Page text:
Ferrara – a walk around the monumental cemetery Certosa di Ferrara

As I was in Ferrara during a Covid lockdown, all the musuems and galleries were closed, so when I asked about what to do, the receptionist at my hotel suggested that I take a walk around Certosa di Ferrara (Ferrara Charterhouse) www.certosadiferrara.it, the ornamental cemetery in which many of the city’s great and good are buried.

The municipal cemetery was established in 1813 on the grounds of the earlier Renaissance-style Chiesa di San Cristoforo alla Certosa, the church of a former Carthusian monastery (known as a ‘certosa’ in Italian and ‘charterhouse‘ in English, the latter a corruption of the French word ‘chartreuse’).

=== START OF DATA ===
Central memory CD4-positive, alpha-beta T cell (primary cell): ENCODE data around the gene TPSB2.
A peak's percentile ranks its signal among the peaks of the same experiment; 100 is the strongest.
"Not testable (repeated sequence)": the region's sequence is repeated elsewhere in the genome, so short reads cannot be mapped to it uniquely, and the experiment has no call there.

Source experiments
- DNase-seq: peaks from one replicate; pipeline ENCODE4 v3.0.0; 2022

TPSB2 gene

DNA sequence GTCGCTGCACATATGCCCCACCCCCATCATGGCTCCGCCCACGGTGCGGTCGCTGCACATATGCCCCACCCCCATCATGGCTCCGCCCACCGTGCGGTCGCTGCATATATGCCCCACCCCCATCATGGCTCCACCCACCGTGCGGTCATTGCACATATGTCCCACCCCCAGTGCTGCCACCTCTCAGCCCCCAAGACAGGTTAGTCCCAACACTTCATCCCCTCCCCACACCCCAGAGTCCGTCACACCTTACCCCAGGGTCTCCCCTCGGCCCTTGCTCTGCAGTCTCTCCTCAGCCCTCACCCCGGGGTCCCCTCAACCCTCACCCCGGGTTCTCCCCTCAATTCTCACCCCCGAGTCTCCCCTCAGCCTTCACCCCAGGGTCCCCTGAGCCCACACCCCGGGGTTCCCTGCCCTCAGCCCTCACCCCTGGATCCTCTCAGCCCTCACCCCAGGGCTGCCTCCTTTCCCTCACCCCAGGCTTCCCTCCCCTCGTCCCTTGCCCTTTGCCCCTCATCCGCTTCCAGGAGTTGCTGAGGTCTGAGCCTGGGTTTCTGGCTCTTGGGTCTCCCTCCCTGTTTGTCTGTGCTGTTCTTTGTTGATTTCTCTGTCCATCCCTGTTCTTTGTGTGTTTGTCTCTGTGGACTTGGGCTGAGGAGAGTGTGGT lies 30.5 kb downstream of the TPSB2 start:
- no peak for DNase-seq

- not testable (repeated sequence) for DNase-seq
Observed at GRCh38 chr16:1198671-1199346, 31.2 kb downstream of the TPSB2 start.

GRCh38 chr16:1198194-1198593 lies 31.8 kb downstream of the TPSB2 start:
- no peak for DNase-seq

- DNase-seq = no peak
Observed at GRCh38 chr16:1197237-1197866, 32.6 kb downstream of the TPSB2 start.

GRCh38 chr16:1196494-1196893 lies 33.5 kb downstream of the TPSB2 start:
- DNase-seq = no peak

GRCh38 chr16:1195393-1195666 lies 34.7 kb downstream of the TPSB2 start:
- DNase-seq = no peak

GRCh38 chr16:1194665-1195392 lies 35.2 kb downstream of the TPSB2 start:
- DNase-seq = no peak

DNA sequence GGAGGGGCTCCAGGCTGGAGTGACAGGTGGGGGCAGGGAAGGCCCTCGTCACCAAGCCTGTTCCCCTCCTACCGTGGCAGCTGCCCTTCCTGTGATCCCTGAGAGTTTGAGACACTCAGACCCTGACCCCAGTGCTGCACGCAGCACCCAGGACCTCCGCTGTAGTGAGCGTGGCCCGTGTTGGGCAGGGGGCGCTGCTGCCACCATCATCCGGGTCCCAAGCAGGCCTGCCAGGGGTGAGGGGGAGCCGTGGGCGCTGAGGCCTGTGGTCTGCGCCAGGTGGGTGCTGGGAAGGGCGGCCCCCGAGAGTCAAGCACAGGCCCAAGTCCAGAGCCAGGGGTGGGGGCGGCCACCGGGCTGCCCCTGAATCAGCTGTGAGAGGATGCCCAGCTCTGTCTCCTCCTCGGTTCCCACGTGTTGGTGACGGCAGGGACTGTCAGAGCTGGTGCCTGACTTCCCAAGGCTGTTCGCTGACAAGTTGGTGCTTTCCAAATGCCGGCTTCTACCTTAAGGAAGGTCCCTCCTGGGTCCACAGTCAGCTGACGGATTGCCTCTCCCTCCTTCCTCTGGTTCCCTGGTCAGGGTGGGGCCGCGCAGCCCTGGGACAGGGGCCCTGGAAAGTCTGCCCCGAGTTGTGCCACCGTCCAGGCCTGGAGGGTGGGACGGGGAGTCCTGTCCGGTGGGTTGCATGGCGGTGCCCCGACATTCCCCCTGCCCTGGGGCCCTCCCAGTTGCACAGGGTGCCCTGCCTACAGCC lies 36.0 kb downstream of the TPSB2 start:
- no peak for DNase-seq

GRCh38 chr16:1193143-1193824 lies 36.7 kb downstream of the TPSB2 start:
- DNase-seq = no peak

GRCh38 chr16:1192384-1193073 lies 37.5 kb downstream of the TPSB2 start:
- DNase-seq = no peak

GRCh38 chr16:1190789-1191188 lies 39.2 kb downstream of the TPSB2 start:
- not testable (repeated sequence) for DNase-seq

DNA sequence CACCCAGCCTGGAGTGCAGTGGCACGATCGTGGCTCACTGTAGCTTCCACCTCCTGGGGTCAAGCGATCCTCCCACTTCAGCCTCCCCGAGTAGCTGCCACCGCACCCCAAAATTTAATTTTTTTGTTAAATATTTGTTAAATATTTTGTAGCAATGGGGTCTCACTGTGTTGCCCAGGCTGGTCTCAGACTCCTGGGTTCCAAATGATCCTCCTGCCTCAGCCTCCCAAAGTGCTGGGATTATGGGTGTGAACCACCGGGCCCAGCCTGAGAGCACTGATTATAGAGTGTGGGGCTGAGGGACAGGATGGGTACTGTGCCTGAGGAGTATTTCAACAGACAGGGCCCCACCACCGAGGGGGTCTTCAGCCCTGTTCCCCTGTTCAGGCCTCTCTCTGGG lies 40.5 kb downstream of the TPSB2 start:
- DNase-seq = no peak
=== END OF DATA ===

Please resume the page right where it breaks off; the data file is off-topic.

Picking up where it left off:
I do like viewing monumental cemeteries (see these posts on Buenos Aires, Montevideo and Valparaíso) as they often contain beautiful artworks in one of my favourite styles, Art Nouveau.

Click on the pics for the best view.

The Jewish cemetery is right next door but I’m guessing that viewing is by appointment only as it looked firmly closed. The entrance (dating from 1911) was designed by Ferrarese architect of Jewish origin, Ciro Contini. He also designed many of the Stile Liberty/Art Nouveau villas on Viale Cavour that feature in my modern architecture post (next).

You’ll find the cemetery on my map at 50 Piazza Borso, to the north of the centre.

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